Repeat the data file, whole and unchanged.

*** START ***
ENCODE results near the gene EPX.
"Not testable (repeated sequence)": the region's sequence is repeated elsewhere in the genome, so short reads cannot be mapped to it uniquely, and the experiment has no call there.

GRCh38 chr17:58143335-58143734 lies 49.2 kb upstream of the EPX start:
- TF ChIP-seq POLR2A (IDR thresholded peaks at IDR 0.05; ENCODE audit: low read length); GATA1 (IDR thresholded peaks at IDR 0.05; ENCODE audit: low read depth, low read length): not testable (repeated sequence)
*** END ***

ENCODE results near the gene EPX.
"Not testable (repeated sequence)": the region's sequence is repeated elsewhere in the genome, so short reads cannot be mapped to it uniquely, and the experiment has no call there.

GRCh38 chr17:58143335-58143734 lies 49.2 kb upstream of the EPX start:
- TF ChIP-seq POLR2A (IDR thresholded peaks at IDR 0.05; ENCODE audit: low read length); GATA1 (IDR thresholded peaks at IDR 0.05; ENCODE audit: low read depth, low read length): not testable (repeated sequence)